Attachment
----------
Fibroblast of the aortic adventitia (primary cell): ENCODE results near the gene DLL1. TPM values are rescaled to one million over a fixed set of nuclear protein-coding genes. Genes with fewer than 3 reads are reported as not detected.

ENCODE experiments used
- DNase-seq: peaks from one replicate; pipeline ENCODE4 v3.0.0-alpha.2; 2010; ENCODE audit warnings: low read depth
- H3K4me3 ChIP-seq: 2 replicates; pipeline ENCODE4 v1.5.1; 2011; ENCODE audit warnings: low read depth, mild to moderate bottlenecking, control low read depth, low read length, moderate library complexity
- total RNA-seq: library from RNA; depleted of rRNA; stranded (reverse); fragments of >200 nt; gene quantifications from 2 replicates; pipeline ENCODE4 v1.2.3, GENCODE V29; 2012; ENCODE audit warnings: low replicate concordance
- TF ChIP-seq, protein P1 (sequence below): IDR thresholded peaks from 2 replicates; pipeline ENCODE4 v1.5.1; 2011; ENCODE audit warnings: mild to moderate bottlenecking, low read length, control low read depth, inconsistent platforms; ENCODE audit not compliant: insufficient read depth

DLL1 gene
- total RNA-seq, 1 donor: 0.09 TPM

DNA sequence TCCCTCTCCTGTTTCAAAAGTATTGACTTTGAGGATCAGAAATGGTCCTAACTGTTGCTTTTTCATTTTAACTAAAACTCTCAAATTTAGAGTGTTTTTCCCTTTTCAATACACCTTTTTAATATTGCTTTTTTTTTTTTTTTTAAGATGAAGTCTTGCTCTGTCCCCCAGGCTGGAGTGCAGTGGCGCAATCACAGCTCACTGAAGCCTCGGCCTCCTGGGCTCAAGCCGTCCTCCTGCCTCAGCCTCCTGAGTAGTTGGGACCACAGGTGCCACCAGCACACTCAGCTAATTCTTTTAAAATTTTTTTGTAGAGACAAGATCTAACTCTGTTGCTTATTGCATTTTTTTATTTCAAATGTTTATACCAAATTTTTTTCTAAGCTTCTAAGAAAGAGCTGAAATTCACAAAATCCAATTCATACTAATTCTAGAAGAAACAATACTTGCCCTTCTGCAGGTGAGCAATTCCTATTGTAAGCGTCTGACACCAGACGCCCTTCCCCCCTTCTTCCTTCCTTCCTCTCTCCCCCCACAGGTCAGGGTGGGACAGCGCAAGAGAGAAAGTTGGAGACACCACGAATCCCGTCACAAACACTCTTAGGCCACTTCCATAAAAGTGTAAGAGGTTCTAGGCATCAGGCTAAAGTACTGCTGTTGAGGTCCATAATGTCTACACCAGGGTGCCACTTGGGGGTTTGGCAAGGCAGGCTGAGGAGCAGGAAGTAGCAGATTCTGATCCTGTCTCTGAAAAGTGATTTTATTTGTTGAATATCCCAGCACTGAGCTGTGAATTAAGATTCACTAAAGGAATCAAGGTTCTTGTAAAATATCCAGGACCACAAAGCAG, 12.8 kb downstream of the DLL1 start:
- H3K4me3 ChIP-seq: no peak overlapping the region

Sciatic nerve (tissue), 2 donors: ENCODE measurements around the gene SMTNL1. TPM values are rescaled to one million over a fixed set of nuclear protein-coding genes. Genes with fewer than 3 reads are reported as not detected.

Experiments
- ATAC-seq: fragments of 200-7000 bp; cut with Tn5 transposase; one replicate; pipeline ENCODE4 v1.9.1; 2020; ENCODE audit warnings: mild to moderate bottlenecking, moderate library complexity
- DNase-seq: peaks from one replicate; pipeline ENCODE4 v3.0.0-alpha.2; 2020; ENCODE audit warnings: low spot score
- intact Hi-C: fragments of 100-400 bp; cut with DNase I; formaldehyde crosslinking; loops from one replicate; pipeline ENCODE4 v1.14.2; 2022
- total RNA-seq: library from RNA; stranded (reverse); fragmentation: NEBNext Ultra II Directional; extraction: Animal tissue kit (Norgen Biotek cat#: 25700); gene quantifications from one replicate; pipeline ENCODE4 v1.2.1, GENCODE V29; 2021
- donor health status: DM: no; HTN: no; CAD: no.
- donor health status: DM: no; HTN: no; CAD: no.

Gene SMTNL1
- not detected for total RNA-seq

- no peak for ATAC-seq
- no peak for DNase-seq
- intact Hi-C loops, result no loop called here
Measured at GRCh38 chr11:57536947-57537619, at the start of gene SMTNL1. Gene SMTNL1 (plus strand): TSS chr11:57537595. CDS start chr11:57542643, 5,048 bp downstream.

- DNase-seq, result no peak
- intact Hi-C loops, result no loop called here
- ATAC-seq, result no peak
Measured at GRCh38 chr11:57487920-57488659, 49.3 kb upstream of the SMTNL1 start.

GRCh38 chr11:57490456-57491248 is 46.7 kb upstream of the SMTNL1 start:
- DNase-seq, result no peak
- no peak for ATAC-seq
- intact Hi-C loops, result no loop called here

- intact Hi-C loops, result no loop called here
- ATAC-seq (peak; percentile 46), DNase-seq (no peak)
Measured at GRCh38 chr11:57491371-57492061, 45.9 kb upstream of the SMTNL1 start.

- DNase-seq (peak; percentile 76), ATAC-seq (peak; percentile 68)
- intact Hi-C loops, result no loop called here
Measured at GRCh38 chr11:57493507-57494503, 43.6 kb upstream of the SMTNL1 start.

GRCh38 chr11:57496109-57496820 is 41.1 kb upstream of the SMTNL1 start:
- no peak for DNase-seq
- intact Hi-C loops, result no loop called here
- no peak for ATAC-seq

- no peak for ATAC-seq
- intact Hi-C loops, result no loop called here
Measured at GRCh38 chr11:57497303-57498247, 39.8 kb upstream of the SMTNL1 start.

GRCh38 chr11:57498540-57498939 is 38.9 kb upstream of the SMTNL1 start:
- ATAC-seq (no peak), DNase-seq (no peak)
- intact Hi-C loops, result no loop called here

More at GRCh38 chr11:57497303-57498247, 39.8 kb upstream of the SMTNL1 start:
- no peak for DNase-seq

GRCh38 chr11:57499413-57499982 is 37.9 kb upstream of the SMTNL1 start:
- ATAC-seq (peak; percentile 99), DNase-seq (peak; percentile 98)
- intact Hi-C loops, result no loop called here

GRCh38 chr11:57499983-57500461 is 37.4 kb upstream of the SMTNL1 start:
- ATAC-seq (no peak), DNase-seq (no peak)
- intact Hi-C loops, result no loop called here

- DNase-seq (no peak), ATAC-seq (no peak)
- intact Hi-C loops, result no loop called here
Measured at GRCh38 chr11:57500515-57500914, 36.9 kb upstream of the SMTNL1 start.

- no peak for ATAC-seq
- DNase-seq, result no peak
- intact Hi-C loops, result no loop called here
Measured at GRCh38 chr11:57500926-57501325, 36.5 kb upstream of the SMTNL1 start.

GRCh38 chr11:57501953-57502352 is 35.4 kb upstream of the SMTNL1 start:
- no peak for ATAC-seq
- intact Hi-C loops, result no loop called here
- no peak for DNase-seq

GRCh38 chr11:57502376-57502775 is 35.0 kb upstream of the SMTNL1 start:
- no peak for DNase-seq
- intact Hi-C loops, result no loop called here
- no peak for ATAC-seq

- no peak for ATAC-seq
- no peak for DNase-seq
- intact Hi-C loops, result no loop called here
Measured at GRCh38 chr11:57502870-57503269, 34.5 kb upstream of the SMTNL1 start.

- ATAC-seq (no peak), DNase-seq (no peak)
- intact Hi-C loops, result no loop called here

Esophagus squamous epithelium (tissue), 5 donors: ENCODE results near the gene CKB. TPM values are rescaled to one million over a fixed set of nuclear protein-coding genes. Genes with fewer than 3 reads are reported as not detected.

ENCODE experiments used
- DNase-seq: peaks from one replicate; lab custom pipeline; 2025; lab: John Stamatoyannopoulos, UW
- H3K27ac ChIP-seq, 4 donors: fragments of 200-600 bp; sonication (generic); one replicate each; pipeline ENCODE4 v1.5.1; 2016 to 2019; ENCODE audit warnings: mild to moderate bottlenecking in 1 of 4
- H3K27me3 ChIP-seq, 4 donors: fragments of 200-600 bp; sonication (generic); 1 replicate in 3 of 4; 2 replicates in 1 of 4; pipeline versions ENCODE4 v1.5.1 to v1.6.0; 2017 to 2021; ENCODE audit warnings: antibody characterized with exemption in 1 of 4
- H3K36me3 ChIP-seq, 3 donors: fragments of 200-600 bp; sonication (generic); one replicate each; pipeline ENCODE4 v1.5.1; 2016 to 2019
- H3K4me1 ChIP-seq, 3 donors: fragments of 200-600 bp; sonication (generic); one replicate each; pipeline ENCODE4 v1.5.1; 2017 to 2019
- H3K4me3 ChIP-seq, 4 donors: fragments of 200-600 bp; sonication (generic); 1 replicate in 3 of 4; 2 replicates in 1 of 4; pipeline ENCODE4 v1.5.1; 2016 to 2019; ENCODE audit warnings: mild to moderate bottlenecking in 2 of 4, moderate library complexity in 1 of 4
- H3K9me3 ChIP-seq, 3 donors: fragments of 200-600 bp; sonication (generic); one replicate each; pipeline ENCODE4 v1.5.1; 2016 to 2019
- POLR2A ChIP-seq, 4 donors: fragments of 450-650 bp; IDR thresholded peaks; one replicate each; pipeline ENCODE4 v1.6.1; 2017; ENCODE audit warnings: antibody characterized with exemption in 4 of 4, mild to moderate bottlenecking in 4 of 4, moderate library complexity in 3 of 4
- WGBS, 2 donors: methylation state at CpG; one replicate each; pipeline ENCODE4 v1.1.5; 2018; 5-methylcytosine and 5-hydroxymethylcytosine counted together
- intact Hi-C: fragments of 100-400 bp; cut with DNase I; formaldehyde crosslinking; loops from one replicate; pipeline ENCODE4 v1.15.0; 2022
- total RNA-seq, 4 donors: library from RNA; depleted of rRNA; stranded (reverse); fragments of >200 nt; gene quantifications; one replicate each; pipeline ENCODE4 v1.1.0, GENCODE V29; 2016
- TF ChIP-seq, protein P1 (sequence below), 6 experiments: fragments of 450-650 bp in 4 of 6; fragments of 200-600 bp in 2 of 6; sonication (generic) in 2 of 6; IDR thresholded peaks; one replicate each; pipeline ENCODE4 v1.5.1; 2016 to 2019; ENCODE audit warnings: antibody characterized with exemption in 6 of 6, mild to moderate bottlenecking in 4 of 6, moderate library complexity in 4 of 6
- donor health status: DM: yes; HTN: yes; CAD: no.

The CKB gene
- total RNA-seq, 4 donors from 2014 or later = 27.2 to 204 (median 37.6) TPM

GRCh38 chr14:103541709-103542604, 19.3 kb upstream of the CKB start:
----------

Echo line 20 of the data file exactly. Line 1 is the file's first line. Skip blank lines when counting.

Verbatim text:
- not detected for total RNA-seq